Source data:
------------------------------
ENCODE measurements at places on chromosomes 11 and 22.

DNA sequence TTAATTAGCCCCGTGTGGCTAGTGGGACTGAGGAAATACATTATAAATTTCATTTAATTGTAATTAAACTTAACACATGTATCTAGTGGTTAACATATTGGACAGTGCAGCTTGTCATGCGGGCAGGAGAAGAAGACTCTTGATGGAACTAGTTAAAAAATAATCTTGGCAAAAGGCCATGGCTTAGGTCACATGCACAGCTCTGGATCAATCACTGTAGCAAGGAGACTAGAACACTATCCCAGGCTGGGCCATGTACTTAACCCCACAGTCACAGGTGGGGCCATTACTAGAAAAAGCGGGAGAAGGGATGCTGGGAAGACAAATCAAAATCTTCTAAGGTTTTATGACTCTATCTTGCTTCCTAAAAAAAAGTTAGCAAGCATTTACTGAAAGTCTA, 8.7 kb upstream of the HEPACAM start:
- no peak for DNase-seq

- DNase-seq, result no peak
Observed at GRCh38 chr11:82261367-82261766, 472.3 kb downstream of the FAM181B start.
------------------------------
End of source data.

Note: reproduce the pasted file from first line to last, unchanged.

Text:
ENCODE measurements at places on chromosomes 11 and 22.

DNA sequence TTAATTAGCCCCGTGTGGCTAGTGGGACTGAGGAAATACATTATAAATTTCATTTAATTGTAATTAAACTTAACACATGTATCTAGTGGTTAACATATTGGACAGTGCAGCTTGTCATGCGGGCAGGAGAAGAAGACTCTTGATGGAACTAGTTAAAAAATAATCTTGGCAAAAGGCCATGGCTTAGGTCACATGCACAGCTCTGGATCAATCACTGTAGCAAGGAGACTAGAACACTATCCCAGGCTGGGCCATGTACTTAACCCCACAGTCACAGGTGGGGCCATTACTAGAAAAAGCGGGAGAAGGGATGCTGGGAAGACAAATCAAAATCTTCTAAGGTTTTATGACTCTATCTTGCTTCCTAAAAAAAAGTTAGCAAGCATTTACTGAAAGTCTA, 8.7 kb upstream of the HEPACAM start:
- no peak for DNase-seq

- DNase-seq, result no peak
Observed at GRCh38 chr11:82261367-82261766, 472.3 kb downstream of the FAM181B start.